Medical imaging procedures include:
- Plain film or digital X-ray imaging
The older ways of capturing an x-ray involves an intermediate cassette. At our hospital we use the contemporary way of digital or plain film radiography. In this procedure, x-ray–sensitive plates are used directly in the machine to capture data during the patient examination. This is then immediately transferred to a computer system giving almost immediate access to the doctor.
- Magnetic resonance imaging (MRI)
While an x-ray works to capture inside images of the body, a magnetic resonance imaging (MRI) goes even deeper. It forms pictures of the anatomy and the physiological processes of the body using scanners that have strong magnetic fields, magnetic field gradients, and radio waves. These pass through the body to generate images of the organs inside.
- Computed tomography (CT) scans
A computer-processed combination of many X-rays is known as a CT scan or computed tomography scan. It uses the measurements taken from different angles to create a cross-sectional image of specific areas of the body part. This allows seeing inside the body without cutting.
Fluoroscopy is a process in which an X-ray beam is passed through the body, and the final image on the computer shows a continuous X-ray image on a monitor, much like an X-ray movie. This helps get an in-depth understanding of the patient’s body.
- Breast imaging
This is a subspecialty of diagnostic radiology which includes mammography, breast ultrasound, breast MRI and digital imaging of the breast. The most common is mammography that is used to detect breast cancer via a low-dose X-ray. This helps check for cancer in advance, before any symptoms are evident.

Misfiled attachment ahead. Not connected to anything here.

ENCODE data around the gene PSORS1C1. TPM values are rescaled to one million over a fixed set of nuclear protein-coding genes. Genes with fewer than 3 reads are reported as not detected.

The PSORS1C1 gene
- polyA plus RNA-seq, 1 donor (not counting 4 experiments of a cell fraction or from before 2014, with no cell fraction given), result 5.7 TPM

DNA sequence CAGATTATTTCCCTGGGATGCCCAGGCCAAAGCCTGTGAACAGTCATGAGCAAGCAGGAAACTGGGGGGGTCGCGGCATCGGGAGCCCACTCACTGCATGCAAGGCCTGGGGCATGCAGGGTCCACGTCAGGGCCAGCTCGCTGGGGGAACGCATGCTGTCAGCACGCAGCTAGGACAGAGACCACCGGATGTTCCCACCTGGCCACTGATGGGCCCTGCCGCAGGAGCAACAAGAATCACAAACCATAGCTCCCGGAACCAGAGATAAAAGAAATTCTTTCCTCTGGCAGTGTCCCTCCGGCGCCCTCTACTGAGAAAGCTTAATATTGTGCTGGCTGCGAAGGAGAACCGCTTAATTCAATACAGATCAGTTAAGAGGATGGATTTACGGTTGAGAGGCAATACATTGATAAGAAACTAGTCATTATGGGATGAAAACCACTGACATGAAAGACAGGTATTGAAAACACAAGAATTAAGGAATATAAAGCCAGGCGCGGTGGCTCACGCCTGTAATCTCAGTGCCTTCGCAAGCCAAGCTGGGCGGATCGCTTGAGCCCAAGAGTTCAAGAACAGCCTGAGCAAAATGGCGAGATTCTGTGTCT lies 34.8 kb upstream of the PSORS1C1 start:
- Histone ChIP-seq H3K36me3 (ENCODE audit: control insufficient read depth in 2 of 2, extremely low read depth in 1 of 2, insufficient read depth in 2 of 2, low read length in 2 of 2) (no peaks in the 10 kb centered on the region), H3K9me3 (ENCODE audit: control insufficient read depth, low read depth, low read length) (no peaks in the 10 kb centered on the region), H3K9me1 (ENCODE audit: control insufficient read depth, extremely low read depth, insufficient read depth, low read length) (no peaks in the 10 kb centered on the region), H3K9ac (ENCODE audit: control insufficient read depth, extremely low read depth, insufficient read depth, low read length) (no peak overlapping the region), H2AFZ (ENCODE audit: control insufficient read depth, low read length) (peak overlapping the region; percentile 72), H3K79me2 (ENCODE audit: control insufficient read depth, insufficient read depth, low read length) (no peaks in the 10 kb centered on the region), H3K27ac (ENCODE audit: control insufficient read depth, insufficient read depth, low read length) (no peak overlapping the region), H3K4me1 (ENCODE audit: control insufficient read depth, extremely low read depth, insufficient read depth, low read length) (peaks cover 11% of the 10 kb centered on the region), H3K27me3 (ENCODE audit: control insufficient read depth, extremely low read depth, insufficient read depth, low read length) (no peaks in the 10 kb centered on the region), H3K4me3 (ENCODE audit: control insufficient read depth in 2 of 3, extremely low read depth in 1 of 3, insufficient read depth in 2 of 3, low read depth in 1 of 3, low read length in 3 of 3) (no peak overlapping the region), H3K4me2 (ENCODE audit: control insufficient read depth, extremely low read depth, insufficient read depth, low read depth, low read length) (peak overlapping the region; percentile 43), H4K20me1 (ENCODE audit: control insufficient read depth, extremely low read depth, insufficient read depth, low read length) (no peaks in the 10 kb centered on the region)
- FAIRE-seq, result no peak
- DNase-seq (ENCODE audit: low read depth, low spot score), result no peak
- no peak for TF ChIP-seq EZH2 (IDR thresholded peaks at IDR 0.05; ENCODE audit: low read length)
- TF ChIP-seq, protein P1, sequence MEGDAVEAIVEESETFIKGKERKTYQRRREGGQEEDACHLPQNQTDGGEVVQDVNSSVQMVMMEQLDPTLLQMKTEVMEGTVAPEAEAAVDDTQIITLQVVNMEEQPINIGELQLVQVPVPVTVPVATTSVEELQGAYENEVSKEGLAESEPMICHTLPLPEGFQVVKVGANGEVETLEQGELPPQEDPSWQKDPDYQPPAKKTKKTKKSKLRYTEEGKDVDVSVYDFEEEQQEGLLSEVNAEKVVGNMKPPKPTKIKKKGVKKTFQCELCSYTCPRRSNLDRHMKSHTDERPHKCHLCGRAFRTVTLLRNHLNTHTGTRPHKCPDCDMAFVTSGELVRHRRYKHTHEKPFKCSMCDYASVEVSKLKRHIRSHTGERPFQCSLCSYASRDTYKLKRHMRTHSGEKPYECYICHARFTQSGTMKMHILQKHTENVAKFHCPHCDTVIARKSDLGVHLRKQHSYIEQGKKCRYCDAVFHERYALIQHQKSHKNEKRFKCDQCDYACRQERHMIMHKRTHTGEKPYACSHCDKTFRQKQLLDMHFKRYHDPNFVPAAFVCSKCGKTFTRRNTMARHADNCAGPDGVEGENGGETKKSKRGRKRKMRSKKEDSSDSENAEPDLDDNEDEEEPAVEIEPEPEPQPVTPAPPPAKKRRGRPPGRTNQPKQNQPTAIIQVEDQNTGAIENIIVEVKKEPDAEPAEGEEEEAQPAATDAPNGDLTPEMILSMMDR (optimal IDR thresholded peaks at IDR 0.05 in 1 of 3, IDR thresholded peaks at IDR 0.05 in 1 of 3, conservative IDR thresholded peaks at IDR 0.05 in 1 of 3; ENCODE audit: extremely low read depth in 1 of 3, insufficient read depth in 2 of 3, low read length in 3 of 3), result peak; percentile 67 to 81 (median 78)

- Nuclear medicine procedures
This is a process in which radioactive materials also known as radiopharmaceuticals are used for diagnosis. This includes positron emission tomography [PET] and single-photon emission computed tomography [SPECT] scans.
- Imaging of the colon
To get a complete picture of the colon, virtual CT colonography and barium enema are done. Computed tomography (CT) colonography, the former, uses special x-ray equipment to examine the large intestine for cancer and growths called polyps. In case of the latter, a small tube is inserted a short distance into the rectum and is inflated with gas. During this time CT images of the colon and the rectum are taken.
Ultrasonography is a diagnostic imaging technique that uses high-frequency waves to produce an image for medical analysis. It is used to create an image of structures such as tendons, muscles, joints, blood vessels, and internal organs.